A Call To Caregivers Of LGBTQ+(IA) Children And Adolescents

Unfortunately, LGBTQ+ youth experience some of the negative impacts of being a minority in US culture.  They were more likely to be a victim of verbal and physical abuse (Taylor & Peter, 2011), trauma, difficulties with emotion regulation, and are overrepresented in the juvenile justice system.  They attempt suicide at 6 times the rate of their hetero-/cis-gender peers (cis- means biological sex is the same as their gender).  Moreover, transgender individuals are at an even higher risk than their LGB peers.  Some research has suggested that up to 40% of youth in homeless shelters and programs are LGBTQ+ and the best predictor of how they end up there is family rejection (Durso & Gates, 2012).

As much as others hear this ever-changing acronym, it is helpful to briefly address the letters that are most often referred to so that language can be easily understood when certain identities or terms are used.

Lesbian – Person who identifies as a woman and who is attracted to another woman

Gay – Attracted to one’s own gender or a person who identifies as a male and is attracted to other males

Bisexual – Attracted to either gender “like mine” or “not like mine [gender]”

Transgender or trans – A person whose gender identity is different than the biological sex they were assigned at birth

Of note, unlike the LGB, transgender is not a sexual orientation.  A transwoman is someone who was assigned a male sex at birth.  A transmale was assigned female sex at birth.

Queer – Attracted to all genders, or not exclusively heterosexual.  Q may also represent questioning, someone who is actively exploring their sexual orientation, gender, or gender expression

+ – recognizes that sexual orientations and gender identities exist as a spectrum

When working within the family system, LGBTQ+ individuals may come across language that, although not intentional, misses the boat or is offensive.  This can be the case when one’s personal beliefs may not be aligned with what your child experiences.  How these ideas or feelings get expressed in families can make the identified individual often feel misunderstood and not accepted, which may not be what was intended.

What do I say/do?

When families begin the process of working with their child to understand what they are going through, it is often difficult to know what to say and how to say it.  Many people in the LGBTQ+ community experience this often and so they’ll recognize the effort being made.  As a human being, we all deserve dignity and respect and the following are some ways that express that to our LGBTQ+ youth.  It can be helpful to use more inclusive language such as ‘parents, siblings, partners’ in place of ‘mother/father, sister/brother, or husband/wife.’  You may have heard about…”which pronoun should I use?”  Starting with ‘they’ can be helpful and often asking which pronouns one uses can facilitate that communication.  Less common ones that you may come across include ‘sie’ (pronounced like see) and ‘zie’ (pronounced like ‘z’).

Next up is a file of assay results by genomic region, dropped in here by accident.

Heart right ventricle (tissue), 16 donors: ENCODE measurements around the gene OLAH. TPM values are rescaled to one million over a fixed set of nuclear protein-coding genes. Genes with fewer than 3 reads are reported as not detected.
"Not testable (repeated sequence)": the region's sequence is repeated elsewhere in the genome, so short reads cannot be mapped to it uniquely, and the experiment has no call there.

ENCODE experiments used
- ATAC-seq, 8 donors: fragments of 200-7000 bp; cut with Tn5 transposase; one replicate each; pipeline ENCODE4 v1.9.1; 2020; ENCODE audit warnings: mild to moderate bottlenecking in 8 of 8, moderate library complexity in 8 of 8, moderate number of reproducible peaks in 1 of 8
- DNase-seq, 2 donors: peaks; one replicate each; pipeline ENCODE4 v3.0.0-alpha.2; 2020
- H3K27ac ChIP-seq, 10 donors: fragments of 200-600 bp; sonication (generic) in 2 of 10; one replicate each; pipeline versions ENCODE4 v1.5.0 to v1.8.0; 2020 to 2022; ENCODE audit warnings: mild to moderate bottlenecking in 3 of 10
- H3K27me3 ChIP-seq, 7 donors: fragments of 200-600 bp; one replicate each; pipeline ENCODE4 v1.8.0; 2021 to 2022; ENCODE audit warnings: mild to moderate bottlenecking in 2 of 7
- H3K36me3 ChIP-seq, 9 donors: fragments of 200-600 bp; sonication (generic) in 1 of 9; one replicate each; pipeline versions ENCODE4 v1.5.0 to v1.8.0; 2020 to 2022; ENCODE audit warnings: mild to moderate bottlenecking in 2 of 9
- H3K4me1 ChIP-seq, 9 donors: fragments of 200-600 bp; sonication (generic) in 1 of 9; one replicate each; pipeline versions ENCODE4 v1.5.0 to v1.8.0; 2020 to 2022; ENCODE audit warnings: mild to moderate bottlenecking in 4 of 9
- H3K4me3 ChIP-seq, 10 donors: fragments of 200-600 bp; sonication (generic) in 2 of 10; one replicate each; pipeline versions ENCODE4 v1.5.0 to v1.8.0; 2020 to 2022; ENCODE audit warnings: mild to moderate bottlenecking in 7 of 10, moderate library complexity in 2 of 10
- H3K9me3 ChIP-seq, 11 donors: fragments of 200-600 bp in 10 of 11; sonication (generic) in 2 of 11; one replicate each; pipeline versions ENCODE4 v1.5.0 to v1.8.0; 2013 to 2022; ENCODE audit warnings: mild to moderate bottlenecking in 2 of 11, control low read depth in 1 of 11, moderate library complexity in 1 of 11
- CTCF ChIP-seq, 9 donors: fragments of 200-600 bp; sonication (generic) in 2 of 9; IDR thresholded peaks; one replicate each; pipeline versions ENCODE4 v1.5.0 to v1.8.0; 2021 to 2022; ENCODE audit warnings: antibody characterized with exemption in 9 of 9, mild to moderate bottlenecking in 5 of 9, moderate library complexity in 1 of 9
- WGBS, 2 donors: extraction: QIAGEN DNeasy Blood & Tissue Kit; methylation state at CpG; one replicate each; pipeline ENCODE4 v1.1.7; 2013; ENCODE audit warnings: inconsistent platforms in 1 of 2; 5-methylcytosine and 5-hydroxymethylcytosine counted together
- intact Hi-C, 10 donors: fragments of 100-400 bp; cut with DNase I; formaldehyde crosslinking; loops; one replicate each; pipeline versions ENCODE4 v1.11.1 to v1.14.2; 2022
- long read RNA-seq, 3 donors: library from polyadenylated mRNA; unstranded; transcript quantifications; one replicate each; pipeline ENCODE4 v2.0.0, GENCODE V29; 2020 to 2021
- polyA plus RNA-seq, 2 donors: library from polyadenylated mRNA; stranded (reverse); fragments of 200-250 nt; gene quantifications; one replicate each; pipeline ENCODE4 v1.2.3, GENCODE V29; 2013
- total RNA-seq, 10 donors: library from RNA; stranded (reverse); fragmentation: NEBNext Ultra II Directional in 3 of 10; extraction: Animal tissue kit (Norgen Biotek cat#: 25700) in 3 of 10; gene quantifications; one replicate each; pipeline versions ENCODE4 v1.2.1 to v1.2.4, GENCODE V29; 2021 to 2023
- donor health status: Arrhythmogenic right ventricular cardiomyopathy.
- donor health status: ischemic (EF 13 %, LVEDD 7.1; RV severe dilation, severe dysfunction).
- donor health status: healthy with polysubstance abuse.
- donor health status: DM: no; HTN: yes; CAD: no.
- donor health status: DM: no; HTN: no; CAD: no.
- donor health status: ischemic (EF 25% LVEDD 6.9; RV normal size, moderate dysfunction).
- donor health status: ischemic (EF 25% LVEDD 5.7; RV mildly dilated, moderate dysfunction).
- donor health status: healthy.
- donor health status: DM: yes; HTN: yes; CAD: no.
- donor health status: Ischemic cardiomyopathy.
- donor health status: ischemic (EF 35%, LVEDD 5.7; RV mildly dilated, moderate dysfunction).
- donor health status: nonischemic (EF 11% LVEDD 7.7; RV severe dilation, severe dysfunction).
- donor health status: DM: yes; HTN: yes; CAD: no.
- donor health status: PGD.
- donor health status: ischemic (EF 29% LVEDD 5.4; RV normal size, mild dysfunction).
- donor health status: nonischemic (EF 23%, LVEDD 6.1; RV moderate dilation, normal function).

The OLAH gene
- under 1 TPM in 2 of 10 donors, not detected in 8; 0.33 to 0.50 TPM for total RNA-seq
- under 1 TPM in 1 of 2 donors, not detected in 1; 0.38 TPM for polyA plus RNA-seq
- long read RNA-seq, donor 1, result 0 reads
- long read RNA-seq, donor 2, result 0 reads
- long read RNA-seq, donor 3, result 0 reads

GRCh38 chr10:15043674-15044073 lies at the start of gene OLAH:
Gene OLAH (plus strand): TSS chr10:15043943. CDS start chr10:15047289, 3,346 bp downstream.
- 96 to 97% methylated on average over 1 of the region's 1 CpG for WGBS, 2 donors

LGBTQ+ youth

Children as young as two years old may demonstrate behaviors and preferences that may not be consistent with what their assigned sex was at birth.  This can often be confusing for caregivers as there may not be “overt” signs prior to late elementary or middle school age.  Providing support not only for the youth but also for caregivers can be helpful in situations where the “idealized” image of their child is altered as they enter into adolescence.  Specifically, gender identity stabilizes around the age of 15 (Pleak, 2009).

What can you do?

The best predictor of satisfactory development for LGBTQ+ youth is family acceptance (Ryan, et al, 2010).  Seeking consultation with an affirmative healthcare and mental health care provider can work towards reducing bias and stigma and addressing shame for both the individual and family members.  A struggle with identity or sexuality in youth does not necessarily mean that it will persist into adulthood.  That’s why consulting with professionals can be so important during late childhood through adolescence if there are concerns.  Families may often benefit from examining family background ideologies, faith-based beliefs and previous life experiences in how to approach issues with their LGBTQ+ youth.  If a kinship network is available (i.e., a micro community of LGBTQ+) these can also be viewed as a strength within one’s community.  In San Antonio, Parents, Families and Friends of Lesbians and Gays Internet helpline (PFLAG) can be a valuable resource. You can reach them by calling (210) 655-2383.

For additional LGBTQ+ youth resources, you can also visit The Trevor Project.

  • Dr. William Guy is currently a licensed psychologist providing outpatient treatment to children and families at Clarity Child Guidance Center. Dr. Guy received his PhD in clinical psychology from the University of Detroit Mercy. He completed his internship at UT Health San Antonio™, formerly known as UT Health Science Center San Antonio and post-doctoral fellowship at Clarity Child Guidance Center before transitioning into a staff psychologist.

The opinions, representations and statements made within this guest article are those of the author and do not necessarily reflect those of One in Five Minds or Clarity Child Guidance Center. Any copyright remains with the author and any liability with regard to infringement of intellectual property rights remain with them. One in Five Minds and Clarity Child Guidance Center accepts no liability for any errors, omissions or representations.

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